Think about clarity, perspective, and message you are sharing with the world – today, tomorrow, and all the days after that!

Be the Author of Your Own Signs

Daily-Signs

Keep Climbing, It’s Worth It

Steepest-Hills

 

Keep Clear in All Ways Possible

Keep-Clear

 

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First-time workshop questions always trigger blog posts. A new question from last week’s Outside-In Brand Innovation Brainzooming Workshop at the Brand Strategy Conference is no exception.

The intimate size of the brand innovation workshop afforded a rare opportunity. The participants decided to select one brand from among the attendees with everyone working together on outside-in innovation exercises for that brand. Using this approach with the strategic thinking questions, we created a tremendous jumpstart for a B2C brand whose brand manager admitted struggling with differentiating itself from its closest direct competitor.

The group’s responses to the strategic thinking questions and their brand innovation ideas filled many easel-sized Post-it pages.

Modifiers

7 Keys to Creating a Brand Toolkit for Brand Innovation

The voluminous poster-based output led one participant to ask what we do AFTER the strategic thinking questions and exercises to document the Brainzooming results.

That’s something I don’t typically cover in workshops, especially since most involve participants working on exercises individually.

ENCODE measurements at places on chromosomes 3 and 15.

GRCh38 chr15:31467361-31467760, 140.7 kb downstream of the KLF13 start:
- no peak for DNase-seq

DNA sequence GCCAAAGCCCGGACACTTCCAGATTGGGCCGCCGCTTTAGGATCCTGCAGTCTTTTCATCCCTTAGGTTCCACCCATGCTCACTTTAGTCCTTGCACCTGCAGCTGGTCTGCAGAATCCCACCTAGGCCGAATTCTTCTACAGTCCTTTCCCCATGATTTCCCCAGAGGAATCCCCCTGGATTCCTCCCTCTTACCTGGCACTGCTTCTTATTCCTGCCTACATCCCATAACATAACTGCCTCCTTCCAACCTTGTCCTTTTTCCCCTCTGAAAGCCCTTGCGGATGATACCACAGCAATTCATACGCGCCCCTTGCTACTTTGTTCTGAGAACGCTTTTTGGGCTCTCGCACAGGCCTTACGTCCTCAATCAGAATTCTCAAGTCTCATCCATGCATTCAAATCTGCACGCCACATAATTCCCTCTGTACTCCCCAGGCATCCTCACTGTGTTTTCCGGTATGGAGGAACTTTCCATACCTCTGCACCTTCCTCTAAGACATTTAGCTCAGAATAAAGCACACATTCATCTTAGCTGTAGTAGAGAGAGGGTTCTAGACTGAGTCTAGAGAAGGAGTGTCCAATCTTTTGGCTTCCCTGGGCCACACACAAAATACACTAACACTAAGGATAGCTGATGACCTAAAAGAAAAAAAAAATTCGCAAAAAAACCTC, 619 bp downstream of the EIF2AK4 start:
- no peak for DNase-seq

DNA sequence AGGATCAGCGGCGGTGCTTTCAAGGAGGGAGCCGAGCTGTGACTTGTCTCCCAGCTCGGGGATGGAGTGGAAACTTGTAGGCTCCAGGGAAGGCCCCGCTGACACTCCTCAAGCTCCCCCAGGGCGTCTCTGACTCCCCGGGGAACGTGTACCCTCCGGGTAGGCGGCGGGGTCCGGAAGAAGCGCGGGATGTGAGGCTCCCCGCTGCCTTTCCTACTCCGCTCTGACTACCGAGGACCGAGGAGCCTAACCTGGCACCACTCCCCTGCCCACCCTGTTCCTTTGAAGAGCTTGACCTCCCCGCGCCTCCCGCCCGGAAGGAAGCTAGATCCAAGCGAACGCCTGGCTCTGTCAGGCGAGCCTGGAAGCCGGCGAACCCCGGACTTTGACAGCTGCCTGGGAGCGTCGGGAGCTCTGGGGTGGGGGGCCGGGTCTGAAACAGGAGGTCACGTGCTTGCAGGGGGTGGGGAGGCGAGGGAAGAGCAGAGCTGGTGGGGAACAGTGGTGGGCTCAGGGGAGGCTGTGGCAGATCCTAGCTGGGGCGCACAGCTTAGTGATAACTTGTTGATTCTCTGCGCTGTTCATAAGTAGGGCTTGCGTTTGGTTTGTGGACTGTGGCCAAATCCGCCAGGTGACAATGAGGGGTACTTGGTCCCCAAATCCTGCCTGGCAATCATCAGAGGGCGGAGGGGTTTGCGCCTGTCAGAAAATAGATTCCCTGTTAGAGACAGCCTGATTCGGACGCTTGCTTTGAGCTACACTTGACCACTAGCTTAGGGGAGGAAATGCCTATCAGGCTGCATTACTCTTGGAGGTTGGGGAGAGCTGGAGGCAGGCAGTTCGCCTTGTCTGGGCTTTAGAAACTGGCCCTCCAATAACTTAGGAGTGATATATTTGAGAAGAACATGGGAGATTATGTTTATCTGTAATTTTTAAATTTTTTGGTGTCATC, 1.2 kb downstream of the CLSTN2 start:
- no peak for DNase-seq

After reviewing the poster photos to begin documenting a session, here are the next strategic thinking questions we ask ourselves to create actionable report outs:

  1. What big ideas jump off the page (or stand out in our memories) as natural big messages?
  2. What are big ideas people overlooked that should be brought to the forefront?
  3. Are there big themes that emerge when we aggregate multiple ideas from across exercises?
  4. How do we best call attention to the expected deliverables and outcomes from the workshop?
  5. If we are putting results into a table or matrix, are there obvious dimensions for organizing them? Are there less obvious dimensions to organize them in new ways?
  6. Were there any ideas that took my breath away when they were suggested? (From our Brand Strategy Conference workshop, one attendee shared an insight that could be a million dollar idea for a differentiated brand position. Those ideas make me gasp when they emerge.)
  7. Are there interesting parts of ideas that emerged during different exercises that need to be put together?

Asking and answering strategic thinking questions such as these helps develop what we characterize as a “strategic brand toolkit.” A brand toolkit (in electronic form) provides a brand manager so many possibilities for ongoing brand innovation.

Does that sound like what your brand needs?

Let’s talk about making it happen for your brand! – Mike Brown